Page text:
NEW YORK: Naomi Osaka. Simone Biles. Both are prominent young Black women under the pressure of a global Olympic spotlight that few human beings ever know. Both have faced major career crossroads at the Tokyo Games. Both cited pressure and mental health.
The glare is even hotter for these Black women given that, after years of sacrifice and preparation, they are expected to perform, to be strong, to push through. They must work harder for the recognition and often are judged more harshly than others when they don’t meet the public’s expectations.
So when New York city resident Natelegé Whaley heard that Black women athletes competing in the Tokyo Olympics were asserting their right to take care of their mental health, over the pressure to perform a world away, she took special notice.
“This is powerful,” said Whaley, who is Black. “They are leading the way and changing the way we look at athletes as humans, and also Black women as humans.”
Being a young Black woman — which, in American life, comes with its own built-in pressure to perform — entails much more than meets the eye, according to several Black women and advocates who spoke to The Associated Press.
The Tokyo Games show signs of signaling the end of an era — one in which Black women on the world stage give so much of themselves that they have little to nothing left, said Patrisse Cullors, an activist and author who co-founded the Black Lives Matter movement eight years ago.
“Black women are not going to die (for public acceptance). We’re not going to be martyrs anymore,” said Cullors, who resigned her role as director of a BLM nonprofit foundation in May. “A gold medal is not worth someone losing their minds. I’m listening to Simone and hearing her say, ‘I’m more important than this competition.’”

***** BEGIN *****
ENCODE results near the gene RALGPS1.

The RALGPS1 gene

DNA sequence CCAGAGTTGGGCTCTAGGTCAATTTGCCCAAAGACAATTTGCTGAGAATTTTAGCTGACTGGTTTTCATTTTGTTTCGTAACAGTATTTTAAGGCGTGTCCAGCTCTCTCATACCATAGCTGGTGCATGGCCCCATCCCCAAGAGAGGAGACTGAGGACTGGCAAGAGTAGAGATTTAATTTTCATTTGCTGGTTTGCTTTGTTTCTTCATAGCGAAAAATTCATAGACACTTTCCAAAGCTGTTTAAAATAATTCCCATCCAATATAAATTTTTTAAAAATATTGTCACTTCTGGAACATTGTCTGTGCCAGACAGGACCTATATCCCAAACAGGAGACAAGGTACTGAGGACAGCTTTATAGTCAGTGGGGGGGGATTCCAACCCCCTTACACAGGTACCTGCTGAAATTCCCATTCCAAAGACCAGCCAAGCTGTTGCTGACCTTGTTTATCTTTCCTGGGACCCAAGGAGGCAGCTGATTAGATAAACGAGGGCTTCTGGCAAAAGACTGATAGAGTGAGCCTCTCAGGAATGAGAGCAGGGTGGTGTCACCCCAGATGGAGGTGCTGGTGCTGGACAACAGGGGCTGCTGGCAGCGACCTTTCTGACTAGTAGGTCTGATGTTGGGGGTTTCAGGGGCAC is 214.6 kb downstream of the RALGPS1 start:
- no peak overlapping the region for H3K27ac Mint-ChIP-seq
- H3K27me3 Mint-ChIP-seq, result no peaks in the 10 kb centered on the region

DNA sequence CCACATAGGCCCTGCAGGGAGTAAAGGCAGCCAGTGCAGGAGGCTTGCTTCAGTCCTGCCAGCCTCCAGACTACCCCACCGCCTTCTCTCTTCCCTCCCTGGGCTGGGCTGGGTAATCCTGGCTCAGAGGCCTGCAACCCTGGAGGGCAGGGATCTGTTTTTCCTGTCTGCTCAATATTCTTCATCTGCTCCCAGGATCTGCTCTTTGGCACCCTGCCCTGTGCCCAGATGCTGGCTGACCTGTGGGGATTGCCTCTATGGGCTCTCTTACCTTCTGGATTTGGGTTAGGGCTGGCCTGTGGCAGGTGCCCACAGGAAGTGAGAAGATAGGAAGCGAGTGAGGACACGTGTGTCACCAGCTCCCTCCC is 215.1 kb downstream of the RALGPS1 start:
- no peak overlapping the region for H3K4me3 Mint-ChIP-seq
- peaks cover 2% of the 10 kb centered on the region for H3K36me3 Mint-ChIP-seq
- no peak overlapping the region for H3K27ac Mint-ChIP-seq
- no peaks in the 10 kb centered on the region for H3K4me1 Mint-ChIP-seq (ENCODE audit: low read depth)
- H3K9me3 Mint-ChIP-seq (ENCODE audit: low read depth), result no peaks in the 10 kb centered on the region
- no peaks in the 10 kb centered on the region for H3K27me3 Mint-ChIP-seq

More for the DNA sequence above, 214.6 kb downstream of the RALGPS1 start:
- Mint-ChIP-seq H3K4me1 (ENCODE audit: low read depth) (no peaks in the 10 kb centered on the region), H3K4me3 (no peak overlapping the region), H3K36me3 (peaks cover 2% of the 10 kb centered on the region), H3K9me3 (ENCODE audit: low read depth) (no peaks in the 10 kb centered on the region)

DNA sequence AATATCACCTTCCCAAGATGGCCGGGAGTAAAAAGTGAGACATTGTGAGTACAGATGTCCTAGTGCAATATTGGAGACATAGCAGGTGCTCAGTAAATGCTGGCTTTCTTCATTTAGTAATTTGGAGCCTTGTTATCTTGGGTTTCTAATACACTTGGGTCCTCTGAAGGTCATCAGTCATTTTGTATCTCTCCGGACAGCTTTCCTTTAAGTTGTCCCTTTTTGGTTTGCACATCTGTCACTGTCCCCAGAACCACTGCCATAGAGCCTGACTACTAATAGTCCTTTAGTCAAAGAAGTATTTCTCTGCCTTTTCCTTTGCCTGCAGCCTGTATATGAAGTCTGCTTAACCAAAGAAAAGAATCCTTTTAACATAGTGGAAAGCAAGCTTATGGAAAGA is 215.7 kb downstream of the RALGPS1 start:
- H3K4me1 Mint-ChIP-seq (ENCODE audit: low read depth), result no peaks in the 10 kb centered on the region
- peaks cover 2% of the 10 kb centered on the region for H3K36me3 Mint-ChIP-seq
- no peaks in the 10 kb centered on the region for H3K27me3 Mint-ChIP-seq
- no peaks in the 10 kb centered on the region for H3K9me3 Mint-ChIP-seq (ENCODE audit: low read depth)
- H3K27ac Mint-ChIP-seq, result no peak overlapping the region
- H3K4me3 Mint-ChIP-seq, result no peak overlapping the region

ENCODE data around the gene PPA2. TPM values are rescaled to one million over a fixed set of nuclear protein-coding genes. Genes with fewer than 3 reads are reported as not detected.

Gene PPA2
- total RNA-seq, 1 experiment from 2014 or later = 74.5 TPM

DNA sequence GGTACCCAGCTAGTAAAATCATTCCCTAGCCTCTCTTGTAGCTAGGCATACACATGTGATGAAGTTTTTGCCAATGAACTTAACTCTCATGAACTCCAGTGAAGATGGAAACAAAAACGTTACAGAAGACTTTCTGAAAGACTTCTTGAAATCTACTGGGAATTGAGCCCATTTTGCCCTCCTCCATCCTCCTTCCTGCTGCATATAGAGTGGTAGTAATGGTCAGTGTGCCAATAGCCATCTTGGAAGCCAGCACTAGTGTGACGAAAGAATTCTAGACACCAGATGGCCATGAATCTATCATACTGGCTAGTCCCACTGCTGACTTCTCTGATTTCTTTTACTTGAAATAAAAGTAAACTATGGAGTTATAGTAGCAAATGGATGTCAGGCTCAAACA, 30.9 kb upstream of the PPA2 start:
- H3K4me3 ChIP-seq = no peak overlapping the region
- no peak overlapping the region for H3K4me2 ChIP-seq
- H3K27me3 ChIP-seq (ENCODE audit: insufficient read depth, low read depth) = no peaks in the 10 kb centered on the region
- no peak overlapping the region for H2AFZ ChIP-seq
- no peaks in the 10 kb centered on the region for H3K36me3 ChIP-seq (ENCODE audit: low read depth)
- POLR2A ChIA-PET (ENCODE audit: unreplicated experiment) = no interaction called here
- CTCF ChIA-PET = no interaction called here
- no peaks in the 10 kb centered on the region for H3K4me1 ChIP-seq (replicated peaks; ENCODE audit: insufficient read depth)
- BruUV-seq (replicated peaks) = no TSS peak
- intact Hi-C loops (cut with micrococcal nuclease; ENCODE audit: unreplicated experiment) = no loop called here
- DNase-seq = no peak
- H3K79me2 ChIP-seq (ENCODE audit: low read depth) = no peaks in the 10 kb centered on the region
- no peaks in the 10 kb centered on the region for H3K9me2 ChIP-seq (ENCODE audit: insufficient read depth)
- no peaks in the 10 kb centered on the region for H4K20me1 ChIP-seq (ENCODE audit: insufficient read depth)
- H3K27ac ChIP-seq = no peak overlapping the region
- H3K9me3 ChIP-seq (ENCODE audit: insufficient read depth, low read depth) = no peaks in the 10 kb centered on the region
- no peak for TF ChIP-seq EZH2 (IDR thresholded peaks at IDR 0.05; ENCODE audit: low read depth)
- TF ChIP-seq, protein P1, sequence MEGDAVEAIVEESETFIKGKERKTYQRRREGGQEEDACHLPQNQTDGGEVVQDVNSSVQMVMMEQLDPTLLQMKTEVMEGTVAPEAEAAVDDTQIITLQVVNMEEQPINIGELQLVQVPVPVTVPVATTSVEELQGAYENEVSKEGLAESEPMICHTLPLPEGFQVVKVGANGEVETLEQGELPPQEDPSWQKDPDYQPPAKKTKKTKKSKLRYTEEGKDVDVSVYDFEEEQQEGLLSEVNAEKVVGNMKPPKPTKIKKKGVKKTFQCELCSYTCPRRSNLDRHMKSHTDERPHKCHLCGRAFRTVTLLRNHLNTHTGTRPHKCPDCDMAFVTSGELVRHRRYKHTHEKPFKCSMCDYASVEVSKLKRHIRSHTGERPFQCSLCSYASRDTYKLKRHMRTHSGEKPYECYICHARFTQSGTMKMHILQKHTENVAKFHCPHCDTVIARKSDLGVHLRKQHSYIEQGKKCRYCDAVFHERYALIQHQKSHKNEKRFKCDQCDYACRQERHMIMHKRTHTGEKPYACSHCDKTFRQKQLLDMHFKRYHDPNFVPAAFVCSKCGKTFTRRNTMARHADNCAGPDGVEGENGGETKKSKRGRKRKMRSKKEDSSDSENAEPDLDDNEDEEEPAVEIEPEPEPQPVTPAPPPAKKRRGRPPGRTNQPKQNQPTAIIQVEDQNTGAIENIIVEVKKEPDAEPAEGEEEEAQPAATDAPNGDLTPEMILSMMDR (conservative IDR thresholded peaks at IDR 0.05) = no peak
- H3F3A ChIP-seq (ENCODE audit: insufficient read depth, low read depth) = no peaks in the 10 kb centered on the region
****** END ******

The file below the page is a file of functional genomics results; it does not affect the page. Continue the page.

She added: “Activism and organizing is just one contribution that I’ve given. And we all need to know when enough is enough for us.”
Biles’ message also resonated with Whaley, who co-created an event series in New York City called Brooklyn Recess to preserve the culture of Double Dutch, a rope jumping sport popular in Black communities. Early on, Whaley and co-creator Naima Moore-Turner found they were talking a lot about a mental health component to their events.
“People will say, ‘Let Black women lead, because they know,’” said Whaley, a 32-year-old freelance race and culture writer.
“It’s like, (Black women) know not because we’re some sort of special humans who are supernatural,” she said. “It’s because we live at those intersections where we have no choice but to know.”
The world’s greatest living Olympian, swimmer Michael Phelps, has been credited with elevating a conversation about sports and mental health. But when Phelps hung up his goggles five years ago, he was less likely to be burdened by the chronic health disparities, sexual violence, police brutality and workplace discrimination that Black women, famous or not, endure daily.
Still, the Black women Olympic athletes, echoed by many of their sisters in the U.S. and around the world, stepped forward and said they need to protect their mental health. They didn’t ask for sympathy or permission. They demanded people respect their decisions and let them be.
“I say put mental health first because if you don’t, then you’re not going to enjoy your sport and you’re not going to succeed as much as you want to,” Biles, 24, said after pulling out of the women’s team gymnastics final on July 27. Before the Tokyo Games, she was already the most decorated American gymnast in modern times.
Prioritizing mental wellness “shows how strong of a competitor and person that you really are, rather than just battle through it,” she said. Biles went on to win a bronze medal in the balance beam competition on Tuesday.—AP